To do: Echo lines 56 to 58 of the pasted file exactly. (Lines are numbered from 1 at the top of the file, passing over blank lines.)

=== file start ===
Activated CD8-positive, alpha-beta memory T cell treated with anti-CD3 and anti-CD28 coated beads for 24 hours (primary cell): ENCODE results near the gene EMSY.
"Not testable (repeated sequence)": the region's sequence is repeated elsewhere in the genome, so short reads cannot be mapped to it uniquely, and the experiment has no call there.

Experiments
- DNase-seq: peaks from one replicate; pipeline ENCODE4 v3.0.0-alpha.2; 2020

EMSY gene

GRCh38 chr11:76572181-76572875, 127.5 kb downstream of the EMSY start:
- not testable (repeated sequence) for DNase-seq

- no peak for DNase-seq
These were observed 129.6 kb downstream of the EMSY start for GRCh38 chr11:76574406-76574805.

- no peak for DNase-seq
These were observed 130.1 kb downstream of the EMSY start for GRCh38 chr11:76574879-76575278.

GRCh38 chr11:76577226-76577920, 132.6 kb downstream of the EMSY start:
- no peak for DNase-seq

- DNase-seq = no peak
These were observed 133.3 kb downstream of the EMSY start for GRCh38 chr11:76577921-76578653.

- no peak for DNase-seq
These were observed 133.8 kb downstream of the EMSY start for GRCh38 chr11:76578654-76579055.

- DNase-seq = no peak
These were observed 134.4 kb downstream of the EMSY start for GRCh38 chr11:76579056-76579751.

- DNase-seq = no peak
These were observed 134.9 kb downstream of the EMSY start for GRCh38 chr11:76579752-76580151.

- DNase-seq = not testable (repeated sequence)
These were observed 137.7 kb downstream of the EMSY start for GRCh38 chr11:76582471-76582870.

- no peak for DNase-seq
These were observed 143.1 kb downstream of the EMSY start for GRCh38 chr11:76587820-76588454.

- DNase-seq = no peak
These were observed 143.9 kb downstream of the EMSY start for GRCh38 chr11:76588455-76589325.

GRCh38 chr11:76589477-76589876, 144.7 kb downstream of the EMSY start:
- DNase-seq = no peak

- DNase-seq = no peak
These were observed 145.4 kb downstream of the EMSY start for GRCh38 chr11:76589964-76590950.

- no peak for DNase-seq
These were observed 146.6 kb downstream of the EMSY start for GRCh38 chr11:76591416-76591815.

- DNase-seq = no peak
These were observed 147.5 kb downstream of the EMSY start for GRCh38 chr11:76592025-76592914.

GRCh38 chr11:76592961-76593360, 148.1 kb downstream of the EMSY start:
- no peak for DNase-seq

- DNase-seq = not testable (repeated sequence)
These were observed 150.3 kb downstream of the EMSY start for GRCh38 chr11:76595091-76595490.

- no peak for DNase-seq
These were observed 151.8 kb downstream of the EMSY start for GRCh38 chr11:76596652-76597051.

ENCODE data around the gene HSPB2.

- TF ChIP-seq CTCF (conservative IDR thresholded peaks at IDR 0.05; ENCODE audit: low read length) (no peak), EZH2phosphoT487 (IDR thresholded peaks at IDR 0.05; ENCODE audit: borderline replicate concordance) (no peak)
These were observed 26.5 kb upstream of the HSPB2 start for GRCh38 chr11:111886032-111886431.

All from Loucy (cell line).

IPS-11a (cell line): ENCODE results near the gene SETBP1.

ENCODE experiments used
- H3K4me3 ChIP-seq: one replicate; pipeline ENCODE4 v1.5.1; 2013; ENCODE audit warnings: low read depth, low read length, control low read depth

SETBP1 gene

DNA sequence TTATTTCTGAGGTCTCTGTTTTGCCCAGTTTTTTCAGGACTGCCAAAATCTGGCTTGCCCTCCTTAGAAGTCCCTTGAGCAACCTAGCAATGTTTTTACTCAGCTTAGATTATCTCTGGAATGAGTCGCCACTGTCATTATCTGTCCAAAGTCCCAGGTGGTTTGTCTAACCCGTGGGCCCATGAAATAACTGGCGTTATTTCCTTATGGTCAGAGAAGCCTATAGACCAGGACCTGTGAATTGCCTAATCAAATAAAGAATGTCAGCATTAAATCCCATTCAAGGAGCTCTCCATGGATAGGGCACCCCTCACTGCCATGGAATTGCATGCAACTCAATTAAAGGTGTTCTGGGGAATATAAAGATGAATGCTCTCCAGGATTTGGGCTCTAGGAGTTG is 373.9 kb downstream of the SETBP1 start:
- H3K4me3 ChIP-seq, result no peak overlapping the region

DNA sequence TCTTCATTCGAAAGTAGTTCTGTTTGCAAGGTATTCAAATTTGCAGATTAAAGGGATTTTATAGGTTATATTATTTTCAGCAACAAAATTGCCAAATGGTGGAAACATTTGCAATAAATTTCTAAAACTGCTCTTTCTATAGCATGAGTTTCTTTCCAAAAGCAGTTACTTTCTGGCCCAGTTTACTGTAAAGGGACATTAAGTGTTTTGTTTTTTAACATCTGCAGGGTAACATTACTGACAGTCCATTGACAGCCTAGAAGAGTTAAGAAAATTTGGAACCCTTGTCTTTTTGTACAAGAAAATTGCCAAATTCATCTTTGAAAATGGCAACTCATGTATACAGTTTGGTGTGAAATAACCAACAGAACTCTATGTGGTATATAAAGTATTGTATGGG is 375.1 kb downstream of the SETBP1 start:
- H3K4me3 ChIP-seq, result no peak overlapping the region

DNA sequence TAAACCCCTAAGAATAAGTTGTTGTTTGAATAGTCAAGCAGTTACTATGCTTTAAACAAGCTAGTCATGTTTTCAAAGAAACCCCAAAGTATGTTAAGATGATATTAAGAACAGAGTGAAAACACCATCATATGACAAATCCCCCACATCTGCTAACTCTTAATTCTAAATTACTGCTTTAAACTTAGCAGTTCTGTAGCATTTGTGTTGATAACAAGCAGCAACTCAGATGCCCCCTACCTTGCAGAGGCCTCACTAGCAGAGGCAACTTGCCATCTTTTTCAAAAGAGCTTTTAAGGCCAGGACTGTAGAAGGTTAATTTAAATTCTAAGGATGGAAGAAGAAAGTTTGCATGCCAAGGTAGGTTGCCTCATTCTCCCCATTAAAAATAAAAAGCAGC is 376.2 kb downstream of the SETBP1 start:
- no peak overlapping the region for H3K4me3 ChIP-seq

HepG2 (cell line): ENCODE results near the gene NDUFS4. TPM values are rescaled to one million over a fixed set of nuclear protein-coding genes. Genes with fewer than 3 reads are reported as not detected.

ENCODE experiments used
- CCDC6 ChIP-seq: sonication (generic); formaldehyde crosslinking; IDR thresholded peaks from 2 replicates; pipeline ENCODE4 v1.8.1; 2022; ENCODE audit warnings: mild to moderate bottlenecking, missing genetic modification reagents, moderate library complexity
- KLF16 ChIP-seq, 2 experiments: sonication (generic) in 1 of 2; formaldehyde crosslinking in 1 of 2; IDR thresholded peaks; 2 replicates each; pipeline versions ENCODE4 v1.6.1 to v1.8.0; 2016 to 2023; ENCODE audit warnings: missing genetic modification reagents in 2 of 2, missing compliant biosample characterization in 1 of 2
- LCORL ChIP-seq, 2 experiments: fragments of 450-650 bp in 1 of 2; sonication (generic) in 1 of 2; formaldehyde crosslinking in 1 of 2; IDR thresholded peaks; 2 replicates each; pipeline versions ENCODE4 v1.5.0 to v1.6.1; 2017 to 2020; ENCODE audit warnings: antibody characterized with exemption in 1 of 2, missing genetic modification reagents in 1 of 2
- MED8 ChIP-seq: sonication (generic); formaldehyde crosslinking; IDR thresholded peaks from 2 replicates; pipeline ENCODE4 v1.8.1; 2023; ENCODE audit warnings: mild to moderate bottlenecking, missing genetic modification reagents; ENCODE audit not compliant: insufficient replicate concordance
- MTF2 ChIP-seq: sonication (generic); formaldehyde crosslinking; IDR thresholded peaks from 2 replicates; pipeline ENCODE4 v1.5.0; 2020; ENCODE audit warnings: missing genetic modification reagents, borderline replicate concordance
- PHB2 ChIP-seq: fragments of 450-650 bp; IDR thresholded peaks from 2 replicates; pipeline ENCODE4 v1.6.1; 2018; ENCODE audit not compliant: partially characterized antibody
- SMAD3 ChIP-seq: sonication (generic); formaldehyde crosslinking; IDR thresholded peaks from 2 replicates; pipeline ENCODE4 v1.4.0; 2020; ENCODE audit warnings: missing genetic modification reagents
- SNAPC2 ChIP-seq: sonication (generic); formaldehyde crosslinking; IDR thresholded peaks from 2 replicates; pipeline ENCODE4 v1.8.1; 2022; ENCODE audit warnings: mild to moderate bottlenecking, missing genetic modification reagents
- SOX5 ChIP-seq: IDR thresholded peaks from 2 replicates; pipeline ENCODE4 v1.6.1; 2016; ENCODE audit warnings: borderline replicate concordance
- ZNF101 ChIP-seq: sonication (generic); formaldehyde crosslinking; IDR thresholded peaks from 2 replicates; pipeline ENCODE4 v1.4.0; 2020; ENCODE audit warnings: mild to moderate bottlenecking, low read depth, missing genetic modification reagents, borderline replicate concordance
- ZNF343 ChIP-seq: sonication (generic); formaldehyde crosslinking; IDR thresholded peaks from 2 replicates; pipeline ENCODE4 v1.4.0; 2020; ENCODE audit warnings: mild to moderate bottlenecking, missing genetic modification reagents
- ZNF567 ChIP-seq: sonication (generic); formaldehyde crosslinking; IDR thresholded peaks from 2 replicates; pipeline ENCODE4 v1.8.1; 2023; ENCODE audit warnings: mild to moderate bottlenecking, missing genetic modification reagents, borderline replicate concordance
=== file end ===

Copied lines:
HepG2 (cell line): ENCODE results near the gene NDUFS4. TPM values are rescaled to one million over a fixed set of nuclear protein-coding genes. Genes with fewer than 3 reads are reported as not detected.

ENCODE experiments used
- CCDC6 ChIP-seq: sonication (generic); formaldehyde crosslinking; IDR thresholded peaks from 2 replicates; pipeline ENCODE4 v1.8.1; 2022; ENCODE audit warnings: mild to moderate bottlenecking, missing genetic modification reagents, moderate library complexity